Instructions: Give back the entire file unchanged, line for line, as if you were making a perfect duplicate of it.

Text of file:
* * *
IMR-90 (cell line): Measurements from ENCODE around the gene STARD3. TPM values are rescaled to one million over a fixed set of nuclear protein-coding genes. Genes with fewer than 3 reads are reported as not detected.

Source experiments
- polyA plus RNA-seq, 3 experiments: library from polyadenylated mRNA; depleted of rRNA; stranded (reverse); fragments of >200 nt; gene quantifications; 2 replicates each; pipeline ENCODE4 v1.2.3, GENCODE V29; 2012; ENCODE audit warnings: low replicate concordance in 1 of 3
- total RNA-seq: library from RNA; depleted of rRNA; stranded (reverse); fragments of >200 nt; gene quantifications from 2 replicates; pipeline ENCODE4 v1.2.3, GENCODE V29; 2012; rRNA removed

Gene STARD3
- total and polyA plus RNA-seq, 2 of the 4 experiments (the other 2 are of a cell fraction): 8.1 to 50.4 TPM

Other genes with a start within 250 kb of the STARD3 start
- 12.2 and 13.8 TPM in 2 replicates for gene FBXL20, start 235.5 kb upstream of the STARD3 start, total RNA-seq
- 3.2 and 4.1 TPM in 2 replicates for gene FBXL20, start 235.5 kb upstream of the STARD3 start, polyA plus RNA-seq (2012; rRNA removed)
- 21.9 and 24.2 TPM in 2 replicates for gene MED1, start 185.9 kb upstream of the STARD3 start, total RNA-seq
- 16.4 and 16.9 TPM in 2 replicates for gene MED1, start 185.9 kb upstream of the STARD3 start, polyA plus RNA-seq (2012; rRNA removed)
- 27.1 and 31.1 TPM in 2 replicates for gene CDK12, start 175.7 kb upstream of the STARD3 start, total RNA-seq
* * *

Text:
IMR-90 (cell line): Measurements from ENCODE around the gene STARD3. TPM values are rescaled to one million over a fixed set of nuclear protein-coding genes. Genes with fewer than 3 reads are reported as not detected.

Source experiments
- polyA plus RNA-seq, 3 experiments: library from polyadenylated mRNA; depleted of rRNA; stranded (reverse); fragments of >200 nt; gene quantifications; 2 replicates each; pipeline ENCODE4 v1.2.3, GENCODE V29; 2012; ENCODE audit warnings: low replicate concordance in 1 of 3
- total RNA-seq: library from RNA; depleted of rRNA; stranded (reverse); fragments of >200 nt; gene quantifications from 2 replicates; pipeline ENCODE4 v1.2.3, GENCODE V29; 2012; rRNA removed

Gene STARD3
- total and polyA plus RNA-seq, 2 of the 4 experiments (the other 2 are of a cell fraction): 8.1 to 50.4 TPM

Other genes with a start within 250 kb of the STARD3 start
- 12.2 and 13.8 TPM in 2 replicates for gene FBXL20, start 235.5 kb upstream of the STARD3 start, total RNA-seq
- 3.2 and 4.1 TPM in 2 replicates for gene FBXL20, start 235.5 kb upstream of the STARD3 start, polyA plus RNA-seq (2012; rRNA removed)
- 21.9 and 24.2 TPM in 2 replicates for gene MED1, start 185.9 kb upstream of the STARD3 start, total RNA-seq
- 16.4 and 16.9 TPM in 2 replicates for gene MED1, start 185.9 kb upstream of the STARD3 start, polyA plus RNA-seq (2012; rRNA removed)
- 27.1 and 31.1 TPM in 2 replicates for gene CDK12, start 175.7 kb upstream of the STARD3 start, total RNA-seq